McCoy, a former strength and conditioning coach with baseball’s Houston Astros and Miami Marlins, said North American sports is “six years behind” the cutting edge of sports science, which he says currently resides in Europe and Australia.

The Catapult device, which has a handful of competitors in the market, isn’t new. Developed in Australia, it had long been used in European soccer before it found its way to these shores. Now McCoy said more than half the teams in the NBA have purchased it, as have about half the NFL teams. Hockey, the slow-learning poor cousin of the pro sports family, currently has two teams using the device, the Buffalo Sabres and Philadelphia Flyers. McCoy said a few more NHL teams are on the verge of coming aboard. Mark Cuban, the Dallas Mavericks owner, has counted himself as an investor in the company.

While even hockey has embraced the value of statistical analysis of in-play data, bioanalytics, as it’s known, is a relatively new field in North America.

“In the U.S., they build athletes bigger and faster, and then they break. And they don’t care,” McCoy said. “The next guy comes in. There’s massive amounts of injury. And I think it’s because (the U.S. has) got a population of 300 million. Attrition is not a big deal. Where I’m from in Australia (with a population of about 23 million), if we get an athlete that’s world class we say, ‘(Wow), we’ve got one. Let’s put everything we have around him to keep him out there.’”

If there’s one way to explain how the Raptors have enjoyed such an impressive run of keeping their players out there — and franchise insiders knock on hardwood at such mentions — McKechnie said it largely comes down to keeping a close eye on symmetry. Most human beings aren’t symmetrical; they have strong sides and weak sides, a right leg that doesn’t fire as powerfully as a left, et cetera. If those imbalances become stark, the Catapult data will point it out.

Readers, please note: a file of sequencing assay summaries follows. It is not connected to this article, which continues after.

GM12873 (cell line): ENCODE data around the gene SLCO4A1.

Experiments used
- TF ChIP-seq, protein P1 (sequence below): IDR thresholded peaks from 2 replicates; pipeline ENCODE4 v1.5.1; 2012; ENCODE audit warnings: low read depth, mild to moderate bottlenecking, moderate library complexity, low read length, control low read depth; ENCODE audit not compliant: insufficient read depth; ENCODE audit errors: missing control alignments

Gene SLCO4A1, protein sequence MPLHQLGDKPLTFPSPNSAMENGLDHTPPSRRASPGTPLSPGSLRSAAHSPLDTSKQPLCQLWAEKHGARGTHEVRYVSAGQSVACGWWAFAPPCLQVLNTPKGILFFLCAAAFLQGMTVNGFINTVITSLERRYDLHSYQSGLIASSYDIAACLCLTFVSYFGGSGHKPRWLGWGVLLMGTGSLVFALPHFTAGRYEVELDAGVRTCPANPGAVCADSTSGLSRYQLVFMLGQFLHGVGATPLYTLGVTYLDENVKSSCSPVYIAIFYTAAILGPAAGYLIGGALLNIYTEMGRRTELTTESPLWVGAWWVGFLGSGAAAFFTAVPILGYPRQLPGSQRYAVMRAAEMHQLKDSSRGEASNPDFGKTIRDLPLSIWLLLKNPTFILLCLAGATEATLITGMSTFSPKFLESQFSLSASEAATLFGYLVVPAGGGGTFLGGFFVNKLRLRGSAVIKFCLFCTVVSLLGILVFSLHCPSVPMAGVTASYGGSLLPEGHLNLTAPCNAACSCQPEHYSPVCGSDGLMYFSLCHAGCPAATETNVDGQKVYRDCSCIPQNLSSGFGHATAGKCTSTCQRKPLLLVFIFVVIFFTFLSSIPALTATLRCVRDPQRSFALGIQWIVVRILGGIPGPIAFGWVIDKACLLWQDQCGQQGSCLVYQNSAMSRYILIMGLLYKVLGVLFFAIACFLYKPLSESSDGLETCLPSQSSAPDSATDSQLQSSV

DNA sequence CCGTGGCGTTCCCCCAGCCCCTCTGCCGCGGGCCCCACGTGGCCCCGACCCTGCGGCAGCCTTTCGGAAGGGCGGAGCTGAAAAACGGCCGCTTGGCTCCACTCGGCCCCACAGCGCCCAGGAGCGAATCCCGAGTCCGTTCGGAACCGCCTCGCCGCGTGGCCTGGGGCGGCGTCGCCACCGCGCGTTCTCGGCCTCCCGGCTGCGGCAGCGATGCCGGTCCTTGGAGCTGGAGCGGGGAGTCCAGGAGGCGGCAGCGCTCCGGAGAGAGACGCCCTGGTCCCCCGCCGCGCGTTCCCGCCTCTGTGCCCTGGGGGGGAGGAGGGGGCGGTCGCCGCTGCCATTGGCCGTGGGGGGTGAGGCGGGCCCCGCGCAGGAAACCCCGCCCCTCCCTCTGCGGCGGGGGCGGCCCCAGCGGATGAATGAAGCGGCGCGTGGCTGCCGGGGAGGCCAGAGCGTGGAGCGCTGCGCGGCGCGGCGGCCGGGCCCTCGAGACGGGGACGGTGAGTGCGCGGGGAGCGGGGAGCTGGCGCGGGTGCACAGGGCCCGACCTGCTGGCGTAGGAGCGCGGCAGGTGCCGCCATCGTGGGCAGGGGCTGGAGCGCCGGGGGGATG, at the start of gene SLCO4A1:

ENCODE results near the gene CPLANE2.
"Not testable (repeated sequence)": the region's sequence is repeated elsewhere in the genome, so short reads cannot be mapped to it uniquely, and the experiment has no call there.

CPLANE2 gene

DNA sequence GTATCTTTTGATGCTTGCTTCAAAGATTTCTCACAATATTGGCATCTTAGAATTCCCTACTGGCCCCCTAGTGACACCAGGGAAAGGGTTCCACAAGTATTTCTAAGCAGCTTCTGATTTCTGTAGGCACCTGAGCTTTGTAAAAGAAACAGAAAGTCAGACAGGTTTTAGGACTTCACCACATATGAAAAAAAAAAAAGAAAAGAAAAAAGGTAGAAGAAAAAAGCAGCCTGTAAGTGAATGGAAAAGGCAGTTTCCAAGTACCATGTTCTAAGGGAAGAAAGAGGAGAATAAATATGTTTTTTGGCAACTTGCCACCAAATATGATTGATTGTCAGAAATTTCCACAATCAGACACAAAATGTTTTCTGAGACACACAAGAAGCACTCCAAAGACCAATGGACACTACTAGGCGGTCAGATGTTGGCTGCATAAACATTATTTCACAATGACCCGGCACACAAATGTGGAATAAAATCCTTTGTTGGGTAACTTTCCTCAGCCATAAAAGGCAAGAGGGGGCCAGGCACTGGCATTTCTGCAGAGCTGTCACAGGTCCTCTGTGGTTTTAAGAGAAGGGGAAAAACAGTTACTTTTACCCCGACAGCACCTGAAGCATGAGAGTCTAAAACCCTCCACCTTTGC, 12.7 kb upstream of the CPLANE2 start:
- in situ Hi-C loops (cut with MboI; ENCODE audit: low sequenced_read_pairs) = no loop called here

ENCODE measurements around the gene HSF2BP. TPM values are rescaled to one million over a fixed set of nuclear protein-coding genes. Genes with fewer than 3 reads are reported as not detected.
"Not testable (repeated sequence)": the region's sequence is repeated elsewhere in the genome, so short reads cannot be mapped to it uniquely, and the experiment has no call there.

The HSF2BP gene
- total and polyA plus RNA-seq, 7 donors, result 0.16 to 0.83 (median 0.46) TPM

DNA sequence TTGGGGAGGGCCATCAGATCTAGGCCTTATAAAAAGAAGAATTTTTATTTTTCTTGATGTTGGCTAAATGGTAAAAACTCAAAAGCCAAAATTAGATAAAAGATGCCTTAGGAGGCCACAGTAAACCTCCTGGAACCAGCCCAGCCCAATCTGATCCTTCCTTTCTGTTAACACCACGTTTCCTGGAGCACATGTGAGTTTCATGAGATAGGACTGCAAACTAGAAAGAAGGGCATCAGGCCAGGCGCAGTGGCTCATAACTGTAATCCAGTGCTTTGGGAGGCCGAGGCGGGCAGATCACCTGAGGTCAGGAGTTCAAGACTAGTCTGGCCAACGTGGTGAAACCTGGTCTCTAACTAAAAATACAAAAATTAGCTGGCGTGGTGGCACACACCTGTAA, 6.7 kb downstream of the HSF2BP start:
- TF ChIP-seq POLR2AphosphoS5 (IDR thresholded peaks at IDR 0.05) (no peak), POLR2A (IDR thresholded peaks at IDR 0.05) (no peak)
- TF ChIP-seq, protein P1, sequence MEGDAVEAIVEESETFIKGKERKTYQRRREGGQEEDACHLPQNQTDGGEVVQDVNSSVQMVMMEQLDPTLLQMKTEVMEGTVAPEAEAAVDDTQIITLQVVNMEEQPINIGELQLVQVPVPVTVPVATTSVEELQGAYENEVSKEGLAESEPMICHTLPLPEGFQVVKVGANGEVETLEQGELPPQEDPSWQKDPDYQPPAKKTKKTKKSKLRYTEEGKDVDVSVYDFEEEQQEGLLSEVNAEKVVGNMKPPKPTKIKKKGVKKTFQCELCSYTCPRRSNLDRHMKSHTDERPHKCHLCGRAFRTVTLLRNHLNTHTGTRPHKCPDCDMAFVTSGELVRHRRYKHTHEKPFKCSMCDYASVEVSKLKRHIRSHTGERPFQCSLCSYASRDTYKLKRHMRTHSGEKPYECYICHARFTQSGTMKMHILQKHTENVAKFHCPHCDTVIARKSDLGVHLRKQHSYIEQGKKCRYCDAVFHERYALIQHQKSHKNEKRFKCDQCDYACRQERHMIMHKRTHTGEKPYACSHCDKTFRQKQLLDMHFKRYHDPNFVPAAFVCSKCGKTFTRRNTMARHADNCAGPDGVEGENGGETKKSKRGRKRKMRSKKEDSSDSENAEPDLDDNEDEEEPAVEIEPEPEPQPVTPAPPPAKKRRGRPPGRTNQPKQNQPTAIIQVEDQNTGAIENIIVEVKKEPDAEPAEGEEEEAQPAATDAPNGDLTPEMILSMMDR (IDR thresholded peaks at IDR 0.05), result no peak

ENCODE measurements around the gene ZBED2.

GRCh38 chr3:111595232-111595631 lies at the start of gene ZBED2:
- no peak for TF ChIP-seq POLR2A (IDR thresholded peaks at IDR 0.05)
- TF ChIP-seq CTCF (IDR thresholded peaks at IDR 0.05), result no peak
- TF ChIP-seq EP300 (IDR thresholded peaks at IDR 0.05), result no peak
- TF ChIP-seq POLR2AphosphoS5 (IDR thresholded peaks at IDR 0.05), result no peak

Last season McKechnie said one Raptor who was coming off an injury looked to be fully recovered to the naked eye. But the data saw it differently; the player, McKechnie said, wasn’t pushing off his injured leg with the same force generated by his non-injured leg. What might have been a recipe for re-injury without bioanalytics became a successful comeback story.

“What Alex looks for is something that’s so far ahead of everyone else — he looks for athlete asymmetry,” McCoy said. “Nobody else is doing this.”

Part of the reason for that is that there isn’t a ready formula to follow. Catapult doesn’t necessarily provide all the answers; it’s a tool an expert analyst can use to discover them.

“When we talk about sports science . . . it’s really about science and art,” McKechnie said. “Once you understand the science, you’ve got to paint the picture. It’s not a paint-by-numbers thing.”

McCoy said it’s a new way of thinking for most of the experts charged with taking care of North America’s best pro athletes. But success stories like McKechnie’s are being noticed and, in a copycat business, minds are being changed.

“We’re about to see a revolution take place in pro sports,” McCoy said. “This technology, it’s like an aha moment, not just for Alex but for a lot of people.”